Mental Disorder Research Articles & Resources

Leigh Morgan
Leigh Morgan
Last updated:
Erin L. George, MFT
Erin L. George, MFT
Medical editor

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What are Mental Disorders?

A mental disorder is any disorder that affects behavior, emotions, or cognition. (1) In medical terms, cognition is a person's ability to gain new knowledge and use it to understand the world around them. The National Alliance on Mental Illness (NAMI) estimates that one in five American adults experiences mental illness each year. (2) Mental disorders are also common in younger people, with nearly 17% of children and adolescents between the ages of six and 17 experiencing some type of mental health disorder annually. Get a clear picture of your mental health with a professional mental health test.

Mental disorders are linked to a wide range of symptoms, some mental and some physical. These symptoms can impact not only a person suffering from mental illness but the people in their life too. The presence of a single sign or trait doesn't necessarily indicate that someone has a mental disorder. If several symptoms occur, however, the American Psychiatric Association recommends seeing a mental health professional. (3)

Possible symptoms of a mental disorder include: (4)

  • Mood changes
  • Dramatic changes in appetite
  • Apathy
  • Nervousness
  • Poor mental functioning
  • Social withdrawal
  • Difficulty concentrating
  • Poor memory
  • Heightened sensitivity
  • Behavioral changes
  • Erectile dysfunction
  • Fatigue
  • Back pain
  • Muscle pain

In addition to causing physical and mental challenges, the emotional upheaval that often accompanies mental disorders can sometimes make it difficult to maintain positive relationships. Friends and family members may feel angry, confused, or ashamed. They may also wonder if they're to blame for their loved one's symptoms. (5) Open communication and professional interventions, such as individual and family therapy, can benefit all involved.

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Types of Mental Disorders

Some of the most common types of mental disorders include anxiety disorders, eating disorders, mood disorders, psychotic disorders, behavior disorders, and developmental disorders. (6)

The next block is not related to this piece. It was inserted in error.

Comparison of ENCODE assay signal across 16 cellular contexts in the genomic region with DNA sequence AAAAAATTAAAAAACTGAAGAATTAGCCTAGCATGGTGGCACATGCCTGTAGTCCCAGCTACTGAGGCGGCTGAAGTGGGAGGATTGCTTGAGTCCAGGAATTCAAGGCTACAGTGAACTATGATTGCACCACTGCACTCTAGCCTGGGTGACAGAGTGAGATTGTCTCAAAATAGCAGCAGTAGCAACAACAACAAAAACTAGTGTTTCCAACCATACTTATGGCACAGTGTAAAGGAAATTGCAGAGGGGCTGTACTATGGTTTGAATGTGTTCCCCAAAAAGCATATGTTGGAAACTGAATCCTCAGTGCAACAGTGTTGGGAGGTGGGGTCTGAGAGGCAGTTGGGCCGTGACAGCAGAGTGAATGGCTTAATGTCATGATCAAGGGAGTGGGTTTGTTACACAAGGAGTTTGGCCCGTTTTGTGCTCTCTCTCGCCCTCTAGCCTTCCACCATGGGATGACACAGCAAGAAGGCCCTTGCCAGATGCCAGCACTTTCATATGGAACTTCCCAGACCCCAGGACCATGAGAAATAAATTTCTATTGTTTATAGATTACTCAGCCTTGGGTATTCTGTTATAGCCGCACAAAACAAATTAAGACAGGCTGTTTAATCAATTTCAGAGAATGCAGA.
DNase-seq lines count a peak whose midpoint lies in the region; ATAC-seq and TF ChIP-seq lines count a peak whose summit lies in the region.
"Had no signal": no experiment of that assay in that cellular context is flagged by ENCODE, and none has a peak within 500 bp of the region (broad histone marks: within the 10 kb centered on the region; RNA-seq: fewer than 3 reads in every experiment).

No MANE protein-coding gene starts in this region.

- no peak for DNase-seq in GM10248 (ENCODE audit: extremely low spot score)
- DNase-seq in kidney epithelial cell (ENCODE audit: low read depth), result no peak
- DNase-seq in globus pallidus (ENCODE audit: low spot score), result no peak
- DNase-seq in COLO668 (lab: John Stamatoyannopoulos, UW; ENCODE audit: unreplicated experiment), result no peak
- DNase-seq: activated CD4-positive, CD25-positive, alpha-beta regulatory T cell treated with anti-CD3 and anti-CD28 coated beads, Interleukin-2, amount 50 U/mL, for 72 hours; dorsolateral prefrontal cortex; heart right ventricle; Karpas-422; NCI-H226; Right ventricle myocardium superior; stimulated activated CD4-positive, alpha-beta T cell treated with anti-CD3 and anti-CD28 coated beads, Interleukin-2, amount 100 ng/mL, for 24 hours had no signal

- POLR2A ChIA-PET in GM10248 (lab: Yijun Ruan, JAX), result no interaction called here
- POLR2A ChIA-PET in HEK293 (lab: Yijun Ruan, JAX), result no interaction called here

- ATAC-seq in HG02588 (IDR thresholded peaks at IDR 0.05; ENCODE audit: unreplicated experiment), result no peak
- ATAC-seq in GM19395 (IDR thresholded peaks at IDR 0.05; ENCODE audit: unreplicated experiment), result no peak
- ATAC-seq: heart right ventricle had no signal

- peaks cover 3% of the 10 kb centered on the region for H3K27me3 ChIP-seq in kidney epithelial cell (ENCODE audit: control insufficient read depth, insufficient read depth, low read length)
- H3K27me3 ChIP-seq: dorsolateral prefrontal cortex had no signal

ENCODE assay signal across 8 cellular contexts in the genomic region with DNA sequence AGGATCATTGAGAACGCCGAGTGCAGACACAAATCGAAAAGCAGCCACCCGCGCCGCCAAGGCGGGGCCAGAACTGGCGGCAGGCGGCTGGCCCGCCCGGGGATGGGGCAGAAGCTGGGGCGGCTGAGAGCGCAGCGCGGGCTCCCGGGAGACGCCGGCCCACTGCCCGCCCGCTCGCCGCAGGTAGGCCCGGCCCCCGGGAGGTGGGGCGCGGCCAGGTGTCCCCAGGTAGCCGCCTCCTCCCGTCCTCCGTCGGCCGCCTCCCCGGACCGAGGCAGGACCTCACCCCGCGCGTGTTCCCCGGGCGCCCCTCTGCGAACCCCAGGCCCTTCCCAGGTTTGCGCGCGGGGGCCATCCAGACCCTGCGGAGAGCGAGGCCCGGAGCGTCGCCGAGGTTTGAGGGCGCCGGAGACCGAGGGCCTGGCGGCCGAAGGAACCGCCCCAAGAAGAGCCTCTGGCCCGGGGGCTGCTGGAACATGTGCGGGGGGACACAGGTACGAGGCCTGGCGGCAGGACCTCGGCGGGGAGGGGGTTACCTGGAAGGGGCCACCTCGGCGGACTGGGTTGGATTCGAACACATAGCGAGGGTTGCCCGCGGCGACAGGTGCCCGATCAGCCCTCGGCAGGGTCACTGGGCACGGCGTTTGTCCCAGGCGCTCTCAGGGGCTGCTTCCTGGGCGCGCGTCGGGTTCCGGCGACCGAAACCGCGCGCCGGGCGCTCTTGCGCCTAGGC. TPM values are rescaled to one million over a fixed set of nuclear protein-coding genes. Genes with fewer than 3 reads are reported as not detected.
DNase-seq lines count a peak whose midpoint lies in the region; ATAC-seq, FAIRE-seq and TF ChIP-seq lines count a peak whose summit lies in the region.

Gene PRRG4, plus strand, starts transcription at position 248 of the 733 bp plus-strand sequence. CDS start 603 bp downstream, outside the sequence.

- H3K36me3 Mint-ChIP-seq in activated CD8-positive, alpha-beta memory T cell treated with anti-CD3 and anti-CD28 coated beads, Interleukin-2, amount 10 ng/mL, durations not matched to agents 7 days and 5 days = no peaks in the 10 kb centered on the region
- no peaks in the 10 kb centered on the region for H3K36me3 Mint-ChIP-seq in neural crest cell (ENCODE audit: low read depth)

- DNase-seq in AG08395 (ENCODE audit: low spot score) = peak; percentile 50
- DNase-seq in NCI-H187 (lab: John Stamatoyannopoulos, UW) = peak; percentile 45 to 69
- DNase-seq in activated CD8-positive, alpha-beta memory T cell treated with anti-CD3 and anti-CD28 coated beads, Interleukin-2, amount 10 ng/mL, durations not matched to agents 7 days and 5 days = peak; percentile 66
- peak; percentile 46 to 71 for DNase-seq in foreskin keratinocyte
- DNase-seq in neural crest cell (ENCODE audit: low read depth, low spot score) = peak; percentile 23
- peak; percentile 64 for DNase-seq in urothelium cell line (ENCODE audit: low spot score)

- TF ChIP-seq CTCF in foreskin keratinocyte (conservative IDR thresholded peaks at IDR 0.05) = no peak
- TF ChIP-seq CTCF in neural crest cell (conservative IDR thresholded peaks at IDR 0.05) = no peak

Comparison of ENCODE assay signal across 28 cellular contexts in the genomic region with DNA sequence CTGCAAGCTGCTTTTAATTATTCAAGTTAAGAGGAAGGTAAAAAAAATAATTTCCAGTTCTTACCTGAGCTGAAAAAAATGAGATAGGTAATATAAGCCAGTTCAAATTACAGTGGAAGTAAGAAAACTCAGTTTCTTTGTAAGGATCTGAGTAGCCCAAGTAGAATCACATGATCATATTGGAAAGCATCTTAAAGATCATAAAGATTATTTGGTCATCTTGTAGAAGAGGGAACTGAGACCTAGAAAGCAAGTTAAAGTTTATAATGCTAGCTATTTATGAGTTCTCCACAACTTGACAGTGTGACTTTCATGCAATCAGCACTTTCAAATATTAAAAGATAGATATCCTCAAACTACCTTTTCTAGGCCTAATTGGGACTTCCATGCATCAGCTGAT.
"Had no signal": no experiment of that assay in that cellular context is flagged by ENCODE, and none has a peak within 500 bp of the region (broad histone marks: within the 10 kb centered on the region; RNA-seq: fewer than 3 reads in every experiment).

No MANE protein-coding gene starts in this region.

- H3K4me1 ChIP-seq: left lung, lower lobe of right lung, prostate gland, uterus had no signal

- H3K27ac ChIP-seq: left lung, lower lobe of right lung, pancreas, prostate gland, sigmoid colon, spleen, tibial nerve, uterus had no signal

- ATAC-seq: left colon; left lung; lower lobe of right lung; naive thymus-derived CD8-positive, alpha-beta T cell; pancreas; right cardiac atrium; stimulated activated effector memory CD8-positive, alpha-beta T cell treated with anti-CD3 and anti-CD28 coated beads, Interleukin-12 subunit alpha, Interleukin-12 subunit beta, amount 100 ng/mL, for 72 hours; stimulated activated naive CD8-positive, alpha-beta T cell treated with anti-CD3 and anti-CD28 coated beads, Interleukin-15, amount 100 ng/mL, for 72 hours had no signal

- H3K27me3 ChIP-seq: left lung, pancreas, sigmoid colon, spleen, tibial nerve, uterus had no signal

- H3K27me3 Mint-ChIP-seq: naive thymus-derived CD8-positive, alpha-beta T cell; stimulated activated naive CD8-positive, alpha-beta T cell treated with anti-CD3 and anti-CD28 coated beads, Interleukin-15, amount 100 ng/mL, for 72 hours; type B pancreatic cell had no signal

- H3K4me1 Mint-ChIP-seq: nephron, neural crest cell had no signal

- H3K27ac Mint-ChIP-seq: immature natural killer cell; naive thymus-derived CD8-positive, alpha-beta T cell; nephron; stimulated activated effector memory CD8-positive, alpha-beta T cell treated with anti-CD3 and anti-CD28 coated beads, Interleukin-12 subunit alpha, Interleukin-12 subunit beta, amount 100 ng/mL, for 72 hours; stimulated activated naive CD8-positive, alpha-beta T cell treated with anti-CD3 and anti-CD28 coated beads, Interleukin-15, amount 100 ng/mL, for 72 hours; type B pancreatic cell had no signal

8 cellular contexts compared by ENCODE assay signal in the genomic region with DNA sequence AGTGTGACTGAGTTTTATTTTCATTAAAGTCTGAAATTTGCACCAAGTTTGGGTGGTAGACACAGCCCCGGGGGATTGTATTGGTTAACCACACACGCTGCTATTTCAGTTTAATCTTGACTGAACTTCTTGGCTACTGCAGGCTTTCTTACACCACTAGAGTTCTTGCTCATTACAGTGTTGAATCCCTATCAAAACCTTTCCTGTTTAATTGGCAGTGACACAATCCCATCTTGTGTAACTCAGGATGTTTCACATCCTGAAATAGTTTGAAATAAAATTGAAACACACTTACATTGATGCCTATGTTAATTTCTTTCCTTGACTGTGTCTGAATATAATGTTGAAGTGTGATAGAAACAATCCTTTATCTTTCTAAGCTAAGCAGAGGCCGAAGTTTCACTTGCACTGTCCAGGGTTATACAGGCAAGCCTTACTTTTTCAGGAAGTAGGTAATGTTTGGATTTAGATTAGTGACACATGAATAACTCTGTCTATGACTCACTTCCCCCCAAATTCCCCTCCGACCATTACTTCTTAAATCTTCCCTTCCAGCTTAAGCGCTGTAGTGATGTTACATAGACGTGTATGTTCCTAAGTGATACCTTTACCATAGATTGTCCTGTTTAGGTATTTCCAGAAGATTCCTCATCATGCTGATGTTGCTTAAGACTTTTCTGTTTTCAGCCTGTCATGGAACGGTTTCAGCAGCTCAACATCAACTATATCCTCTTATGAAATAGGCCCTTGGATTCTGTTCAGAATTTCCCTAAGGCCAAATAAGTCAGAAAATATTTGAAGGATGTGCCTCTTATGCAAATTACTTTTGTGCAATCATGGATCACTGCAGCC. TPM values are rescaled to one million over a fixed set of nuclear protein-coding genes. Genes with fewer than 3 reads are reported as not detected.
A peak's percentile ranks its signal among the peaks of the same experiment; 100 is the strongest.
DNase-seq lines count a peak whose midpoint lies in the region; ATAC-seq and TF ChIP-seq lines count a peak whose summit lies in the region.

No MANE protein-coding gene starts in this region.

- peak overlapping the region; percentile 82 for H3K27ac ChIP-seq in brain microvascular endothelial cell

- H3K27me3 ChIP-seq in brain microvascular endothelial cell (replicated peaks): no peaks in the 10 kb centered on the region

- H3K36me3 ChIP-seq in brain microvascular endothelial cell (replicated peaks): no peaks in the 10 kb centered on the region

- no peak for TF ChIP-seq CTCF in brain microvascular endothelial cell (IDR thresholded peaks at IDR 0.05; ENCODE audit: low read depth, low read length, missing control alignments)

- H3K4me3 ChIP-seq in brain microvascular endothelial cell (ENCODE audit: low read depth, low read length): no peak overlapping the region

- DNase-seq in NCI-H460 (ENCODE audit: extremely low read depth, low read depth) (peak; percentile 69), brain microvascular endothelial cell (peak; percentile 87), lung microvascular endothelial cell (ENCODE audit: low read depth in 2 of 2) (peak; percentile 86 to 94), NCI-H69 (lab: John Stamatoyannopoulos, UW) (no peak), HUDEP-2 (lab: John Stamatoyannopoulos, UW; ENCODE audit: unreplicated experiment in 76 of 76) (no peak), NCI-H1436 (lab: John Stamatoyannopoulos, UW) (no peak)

Anxiety Disorders

Anxiety disorders are characterized by persistent anxiety that interferes with a person's daily activities. (7)

Examples include:

Eating Disorders

Eating disorders cause people distressing emotions when they eat or think about food. (8) People with disordered eating also tend to spend a lot of time obsessively thinking about their weight. The symptoms of an eating disorder vary, with some disorders causing restrictive eating and others causing binging (compulsive overeating).

Examples include:

Mood Disorders

Mood disorders cause emotional highs and lows. (9) These ups and downs affect an individual's behavior and ability to maintain relationships.

Examples include:

Psychotic Disorders

Psychotic disorders change the way people think and feel, often causing delusions or hallucinations. A delusion is a false belief, while a hallucination is a false perception. (10) Someone with delusions may believe the government is tracking them, for example, whereas someone who is hallucinating may believe they are seeing or hearing things that aren’t present. Schizophrenia is one of the best-known examples of a psychotic disorder. Some people with bipolar disorder also have psychotic symptoms.

Behavior Disorders

Behavior disorders cause people to exhibit disruptive behaviors. (11) Often, these behaviors persist and interfere with daily activities. Attention-deficit/hyperactivity disorder (ADHD) is a common example as is oppositional defiant disorder (ODD). Symptoms of behavior disorders include impulsivity, hyperactivity, and inattentiveness.

Developmental Disorders

Some developmental disorders cause changes in mood and behavior. These disorders may affect language skills, thinking, and behavior. (12) One example is autism spectrum disorder (ASD), which is often characterized by repetitive behaviors, difficulty communicating, sensory challenges, and atypical emotional reactions. (13)

What Causes Mental Disorders? Signs to Know.